Content in the Videos category
You are part of a modern development team delivering new features like clockwork. But are you sure you’re delivering the right features? Are you relying on up-front product research practices that don’t fit with your development process?
Product design and development remains difficult, even when applying Lean or Agile principles. Why is developing a great product so hard? How come it takes so many iterations? Why don’t users know what they want? Why don’t I know what they want?
Creating requirements for your web or mobile application can be tedious and managing ideas even more. The larger the project, the more difficult it becomes. Add in the flexibility that Agile brings to projects, and things could quickly get out of hand.
Learn how leading organizations are investing more in requirements as part of their product development strategy to give everyone involved a common vision of what is being built and who the customer is. Without that common vision even the best teams risk writing the wrong test, focusing on the wrong design elements, or moving the wrong item to the top of the backlog.
How do agile requirements work? Where does documentation fit in? For many of us, the transition from the security of upfront analysis and detailed specification documents to ‘doing Agile’ and embracing the process of discovery is a terrifying prospect. Agile theories don’t readily address the concern ‘how will we know where we’re going if we don’t start with a Business Requirement Specification?’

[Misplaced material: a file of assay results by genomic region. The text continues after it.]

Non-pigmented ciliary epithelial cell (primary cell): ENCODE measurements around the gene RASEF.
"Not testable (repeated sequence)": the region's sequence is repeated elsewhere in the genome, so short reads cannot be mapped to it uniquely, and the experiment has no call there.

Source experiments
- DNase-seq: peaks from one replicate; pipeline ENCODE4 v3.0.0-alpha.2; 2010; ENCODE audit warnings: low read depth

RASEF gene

How do you know what to build of your customer wants a “secure solution with a good amount of flexibility and user friendliness”? You don’t! Force the customer to be more specific!
This video explores split testing as a way to not only increase revenue and conversion through simple, surface-level changes, but also to dig deeper in order to help guide a product’s roadmap by discovering which features customers really want and how much they’re willing to pay.
By now, we are all comfortable with the orthodoxy: the product owner discerns the needs of the customer and feeds them to developers in the form a prioritized backlog. Developers pull work from that backlog, always confident that they’re working on the highest-priority feature at the moment, and never having to worry about how those priorities are allocated. This system is simple, efficient, and has helped many teams function better than they used to. It’s also time for the system to die.
Wondering how to step up your business analyst career, and take on responsibilities of your appointed tasks with professionalism, enthusiasm and efficiency? Learn what makes a good business analyst, a GREAT business analyst, with pointers and guidance from an industry professional.
Cherifa Mansoura, Agile Solution Architect at IBM, discusses requirements gathering, change management, user stories, and more as it relates to Agile software development practices.